How useful is a business plan in a high-speed world?
27 May 2015
Your business plan is almost certainly out of date – but, whatever you do, don’t write another one, says a leading enterprise expert
We often use the phrase “knowledge-based economy”. In reflective moments, I’m left wondering what we actually mean by this. Many ancient civilisations were pretty good at creating new knowledge, and doing useful things with it: the Library of Alexandria, built between 3BC and 30AD, was probably the largest centre of learning in the ancient world. Economies and indeed societies evolved around such “knowledge-based” projects.
So, what’s the difference between ancient and modern knowledge economies? A book or two could probably be written on the subject, but I’m going to distil it down to a short sentence: the speed and instant pervasiveness with which things now happen, propelled by the push and pull of information and communications technology.
If this simple analysis is right, then the next big question is “So what?” Or, to be more specific, what are the implications for the many communities that make up our global society? Here are a few thoughts for those in management and leadership to ponder:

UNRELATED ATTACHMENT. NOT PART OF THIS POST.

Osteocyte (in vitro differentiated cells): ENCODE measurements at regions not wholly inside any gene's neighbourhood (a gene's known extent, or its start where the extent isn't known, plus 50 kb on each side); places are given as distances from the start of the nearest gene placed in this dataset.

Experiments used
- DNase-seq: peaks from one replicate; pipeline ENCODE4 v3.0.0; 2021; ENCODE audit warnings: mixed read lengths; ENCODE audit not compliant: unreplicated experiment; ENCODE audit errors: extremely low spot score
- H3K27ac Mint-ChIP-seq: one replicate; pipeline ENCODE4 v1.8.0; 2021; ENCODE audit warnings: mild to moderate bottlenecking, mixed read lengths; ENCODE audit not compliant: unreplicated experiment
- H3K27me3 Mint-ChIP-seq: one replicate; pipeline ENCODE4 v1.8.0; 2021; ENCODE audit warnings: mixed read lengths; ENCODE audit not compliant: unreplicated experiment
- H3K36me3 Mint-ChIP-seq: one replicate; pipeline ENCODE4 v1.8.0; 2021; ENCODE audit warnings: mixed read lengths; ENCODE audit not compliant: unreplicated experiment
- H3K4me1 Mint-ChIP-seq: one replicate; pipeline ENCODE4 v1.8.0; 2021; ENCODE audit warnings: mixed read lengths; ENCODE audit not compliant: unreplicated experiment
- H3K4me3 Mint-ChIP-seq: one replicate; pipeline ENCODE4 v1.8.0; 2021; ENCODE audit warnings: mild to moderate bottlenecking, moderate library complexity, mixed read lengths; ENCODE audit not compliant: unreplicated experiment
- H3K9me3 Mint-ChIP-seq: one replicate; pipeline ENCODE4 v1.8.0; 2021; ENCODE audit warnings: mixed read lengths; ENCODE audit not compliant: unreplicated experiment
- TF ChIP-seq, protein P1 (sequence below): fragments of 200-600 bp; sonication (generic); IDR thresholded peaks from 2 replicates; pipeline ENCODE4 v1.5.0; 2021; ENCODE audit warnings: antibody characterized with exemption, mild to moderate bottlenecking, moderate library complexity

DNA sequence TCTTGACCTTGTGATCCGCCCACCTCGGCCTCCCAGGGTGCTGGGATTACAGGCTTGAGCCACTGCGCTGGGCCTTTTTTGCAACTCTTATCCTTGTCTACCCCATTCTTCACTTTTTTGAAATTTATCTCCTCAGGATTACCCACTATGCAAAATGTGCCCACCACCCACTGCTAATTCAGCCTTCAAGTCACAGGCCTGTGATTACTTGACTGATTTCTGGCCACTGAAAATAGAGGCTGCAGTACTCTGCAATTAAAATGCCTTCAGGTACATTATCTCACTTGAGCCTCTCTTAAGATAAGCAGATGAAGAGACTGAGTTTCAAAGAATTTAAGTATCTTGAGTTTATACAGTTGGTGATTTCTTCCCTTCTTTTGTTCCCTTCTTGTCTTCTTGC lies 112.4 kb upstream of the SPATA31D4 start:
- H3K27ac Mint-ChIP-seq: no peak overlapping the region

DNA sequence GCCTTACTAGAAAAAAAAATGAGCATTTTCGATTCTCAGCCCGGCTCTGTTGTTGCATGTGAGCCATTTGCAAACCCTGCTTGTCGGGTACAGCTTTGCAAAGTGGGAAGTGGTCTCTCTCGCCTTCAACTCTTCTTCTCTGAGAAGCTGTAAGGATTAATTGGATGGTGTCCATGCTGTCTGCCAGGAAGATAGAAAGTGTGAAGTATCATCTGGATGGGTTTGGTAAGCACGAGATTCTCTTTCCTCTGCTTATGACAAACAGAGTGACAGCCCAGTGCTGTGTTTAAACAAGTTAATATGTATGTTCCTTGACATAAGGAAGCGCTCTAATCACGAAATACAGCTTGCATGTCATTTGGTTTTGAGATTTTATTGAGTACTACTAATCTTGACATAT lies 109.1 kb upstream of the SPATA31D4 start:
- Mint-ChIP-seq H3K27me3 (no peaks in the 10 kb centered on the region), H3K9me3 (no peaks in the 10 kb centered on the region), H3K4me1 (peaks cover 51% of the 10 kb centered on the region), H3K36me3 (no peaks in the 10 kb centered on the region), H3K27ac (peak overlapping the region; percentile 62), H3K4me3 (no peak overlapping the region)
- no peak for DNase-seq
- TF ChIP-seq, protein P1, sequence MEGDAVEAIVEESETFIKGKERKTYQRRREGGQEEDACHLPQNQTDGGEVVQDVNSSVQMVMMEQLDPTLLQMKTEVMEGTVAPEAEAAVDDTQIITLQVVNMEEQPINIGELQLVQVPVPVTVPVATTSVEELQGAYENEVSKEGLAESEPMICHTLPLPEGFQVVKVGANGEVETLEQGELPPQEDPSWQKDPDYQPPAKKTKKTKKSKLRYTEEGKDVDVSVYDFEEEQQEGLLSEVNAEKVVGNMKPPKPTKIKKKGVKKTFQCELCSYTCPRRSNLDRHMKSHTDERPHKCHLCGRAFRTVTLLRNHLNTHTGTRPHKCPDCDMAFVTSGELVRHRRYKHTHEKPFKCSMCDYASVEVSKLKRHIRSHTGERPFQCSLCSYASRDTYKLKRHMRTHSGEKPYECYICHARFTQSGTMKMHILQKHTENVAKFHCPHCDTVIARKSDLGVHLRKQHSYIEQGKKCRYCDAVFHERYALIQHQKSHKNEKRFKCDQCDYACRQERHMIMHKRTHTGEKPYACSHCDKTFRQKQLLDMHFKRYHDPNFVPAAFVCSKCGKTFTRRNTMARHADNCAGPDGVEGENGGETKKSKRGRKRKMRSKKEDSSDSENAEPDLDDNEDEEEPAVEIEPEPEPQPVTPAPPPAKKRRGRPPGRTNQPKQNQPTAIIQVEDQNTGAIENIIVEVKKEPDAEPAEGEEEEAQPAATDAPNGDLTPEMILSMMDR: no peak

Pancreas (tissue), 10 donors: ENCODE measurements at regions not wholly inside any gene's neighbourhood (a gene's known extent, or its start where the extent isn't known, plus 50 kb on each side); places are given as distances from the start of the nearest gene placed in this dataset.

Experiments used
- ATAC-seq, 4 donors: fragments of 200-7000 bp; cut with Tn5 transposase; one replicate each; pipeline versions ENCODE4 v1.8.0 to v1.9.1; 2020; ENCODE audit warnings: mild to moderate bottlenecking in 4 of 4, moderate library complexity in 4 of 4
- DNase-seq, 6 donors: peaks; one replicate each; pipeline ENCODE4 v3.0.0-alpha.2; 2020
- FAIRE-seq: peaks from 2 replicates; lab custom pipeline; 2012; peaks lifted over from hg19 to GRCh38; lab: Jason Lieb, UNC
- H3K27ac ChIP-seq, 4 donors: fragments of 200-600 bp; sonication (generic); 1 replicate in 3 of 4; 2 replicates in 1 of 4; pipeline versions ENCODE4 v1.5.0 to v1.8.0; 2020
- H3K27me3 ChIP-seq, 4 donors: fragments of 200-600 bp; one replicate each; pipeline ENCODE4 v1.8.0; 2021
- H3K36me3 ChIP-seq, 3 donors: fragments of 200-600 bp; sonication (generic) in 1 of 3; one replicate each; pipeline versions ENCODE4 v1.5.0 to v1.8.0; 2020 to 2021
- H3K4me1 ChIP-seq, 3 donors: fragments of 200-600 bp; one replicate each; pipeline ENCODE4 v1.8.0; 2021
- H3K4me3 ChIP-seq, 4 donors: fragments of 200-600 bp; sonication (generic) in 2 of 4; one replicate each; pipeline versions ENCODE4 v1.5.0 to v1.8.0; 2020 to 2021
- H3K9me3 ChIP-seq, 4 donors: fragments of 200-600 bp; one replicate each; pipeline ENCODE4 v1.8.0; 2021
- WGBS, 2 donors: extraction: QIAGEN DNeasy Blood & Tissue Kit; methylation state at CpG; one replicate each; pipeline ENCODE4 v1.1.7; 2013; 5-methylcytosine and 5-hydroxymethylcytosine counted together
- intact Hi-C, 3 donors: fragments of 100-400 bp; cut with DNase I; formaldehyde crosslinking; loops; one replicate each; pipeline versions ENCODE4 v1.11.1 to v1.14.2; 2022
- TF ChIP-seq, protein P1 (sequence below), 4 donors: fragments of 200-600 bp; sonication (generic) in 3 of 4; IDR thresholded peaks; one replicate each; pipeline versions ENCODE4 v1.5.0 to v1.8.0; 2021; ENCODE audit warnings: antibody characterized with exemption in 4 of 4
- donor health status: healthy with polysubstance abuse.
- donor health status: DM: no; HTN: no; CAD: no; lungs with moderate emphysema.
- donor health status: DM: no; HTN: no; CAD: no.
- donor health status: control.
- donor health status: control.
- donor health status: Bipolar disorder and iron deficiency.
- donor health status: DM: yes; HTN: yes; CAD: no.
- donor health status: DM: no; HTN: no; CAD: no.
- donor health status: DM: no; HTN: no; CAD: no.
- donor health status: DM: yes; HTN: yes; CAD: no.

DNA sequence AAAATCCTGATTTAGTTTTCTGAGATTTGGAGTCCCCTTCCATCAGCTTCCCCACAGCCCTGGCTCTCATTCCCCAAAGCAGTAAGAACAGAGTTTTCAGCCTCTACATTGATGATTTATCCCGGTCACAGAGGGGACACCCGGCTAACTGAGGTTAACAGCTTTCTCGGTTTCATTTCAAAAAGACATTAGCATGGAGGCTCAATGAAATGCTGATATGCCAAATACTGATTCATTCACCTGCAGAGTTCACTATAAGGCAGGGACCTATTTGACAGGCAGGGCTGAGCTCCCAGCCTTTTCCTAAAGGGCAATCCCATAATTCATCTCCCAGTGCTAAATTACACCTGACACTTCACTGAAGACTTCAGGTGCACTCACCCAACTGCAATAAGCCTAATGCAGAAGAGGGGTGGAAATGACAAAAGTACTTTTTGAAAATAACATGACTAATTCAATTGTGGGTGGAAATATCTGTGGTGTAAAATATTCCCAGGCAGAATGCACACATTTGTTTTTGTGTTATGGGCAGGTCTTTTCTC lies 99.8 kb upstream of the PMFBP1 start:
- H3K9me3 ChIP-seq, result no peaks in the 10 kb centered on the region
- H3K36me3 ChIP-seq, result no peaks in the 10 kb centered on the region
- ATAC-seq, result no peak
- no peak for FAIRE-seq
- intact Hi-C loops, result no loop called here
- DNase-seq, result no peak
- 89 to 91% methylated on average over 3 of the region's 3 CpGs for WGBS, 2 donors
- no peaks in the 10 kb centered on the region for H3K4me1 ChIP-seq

1. Our current social and economic models were not designed to do things fast
Mostly, there wasn’t a hurry!
2. Democratic processes are a big problem because they slow down decision making
We like to have our say – but in the meantime, events pass us by.
3. We feel comfortable with big, physical infrastructure
We think it makes a statement about who and what we are, but such projects are generally expensive and tie us down geographically.
4. We like to design things to last
But we live in an increasingly throwaway world.
5. Our natural mindset is that “big is better”
But remember: David beat Goliath through speed and agility.
6. When the going gets tough, it’s easier to look inwards
But in a truly global world, our instinct needs to be to look out.
Large organisations and new startups are usually underpinned by detailed business plans and, of course, these are important and necessary. But of themselves, they may not be appropriate if we are to cope with continuously accelerating rates of change.
What we need are business models that enable us to move quickly and with agility, while at the same time managing risk, being open, transparent and democratic. Sustainable competitive advantage in the future will be gained by those who can balance this equation.
Chris Birch is director and professor of enterprise at the University of Greenwich Business School.
For more on the importance of agility in enabling organisations to think ahead, download CMI's Management 2020 report.